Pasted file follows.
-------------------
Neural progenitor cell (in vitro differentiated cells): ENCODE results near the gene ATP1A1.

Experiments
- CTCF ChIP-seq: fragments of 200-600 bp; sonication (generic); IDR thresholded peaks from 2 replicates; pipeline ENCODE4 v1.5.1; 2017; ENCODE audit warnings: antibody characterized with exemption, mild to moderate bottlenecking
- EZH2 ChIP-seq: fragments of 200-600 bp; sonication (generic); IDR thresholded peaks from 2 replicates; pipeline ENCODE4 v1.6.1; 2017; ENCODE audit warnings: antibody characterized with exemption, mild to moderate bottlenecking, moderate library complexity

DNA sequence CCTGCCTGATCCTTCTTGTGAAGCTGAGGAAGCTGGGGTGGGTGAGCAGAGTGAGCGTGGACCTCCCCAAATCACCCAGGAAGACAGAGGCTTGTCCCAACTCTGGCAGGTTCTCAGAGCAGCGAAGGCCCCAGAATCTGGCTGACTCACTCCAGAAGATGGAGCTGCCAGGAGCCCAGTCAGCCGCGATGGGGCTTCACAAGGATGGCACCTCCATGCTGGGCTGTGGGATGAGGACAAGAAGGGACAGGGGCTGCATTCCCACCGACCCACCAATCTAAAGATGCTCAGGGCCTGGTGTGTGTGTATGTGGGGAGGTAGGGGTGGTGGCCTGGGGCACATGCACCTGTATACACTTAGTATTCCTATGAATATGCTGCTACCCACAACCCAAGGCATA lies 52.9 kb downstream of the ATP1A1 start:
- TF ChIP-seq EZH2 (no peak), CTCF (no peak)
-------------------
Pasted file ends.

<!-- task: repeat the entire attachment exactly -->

Neural progenitor cell (in vitro differentiated cells): ENCODE results near the gene ATP1A1.

Experiments
- CTCF ChIP-seq: fragments of 200-600 bp; sonication (generic); IDR thresholded peaks from 2 replicates; pipeline ENCODE4 v1.5.1; 2017; ENCODE audit warnings: antibody characterized with exemption, mild to moderate bottlenecking
- EZH2 ChIP-seq: fragments of 200-600 bp; sonication (generic); IDR thresholded peaks from 2 replicates; pipeline ENCODE4 v1.6.1; 2017; ENCODE audit warnings: antibody characterized with exemption, mild to moderate bottlenecking, moderate library complexity

DNA sequence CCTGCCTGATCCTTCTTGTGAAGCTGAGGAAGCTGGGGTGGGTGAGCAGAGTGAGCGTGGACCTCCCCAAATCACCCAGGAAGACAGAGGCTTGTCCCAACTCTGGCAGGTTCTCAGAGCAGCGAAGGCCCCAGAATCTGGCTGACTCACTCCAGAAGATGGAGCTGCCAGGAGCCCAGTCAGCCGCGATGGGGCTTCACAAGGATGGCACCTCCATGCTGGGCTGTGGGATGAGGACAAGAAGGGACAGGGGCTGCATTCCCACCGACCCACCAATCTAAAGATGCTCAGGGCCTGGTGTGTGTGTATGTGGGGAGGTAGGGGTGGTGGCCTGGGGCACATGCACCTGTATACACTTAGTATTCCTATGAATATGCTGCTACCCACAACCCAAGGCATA lies 52.9 kb downstream of the ATP1A1 start:
- TF ChIP-seq EZH2 (no peak), CTCF (no peak)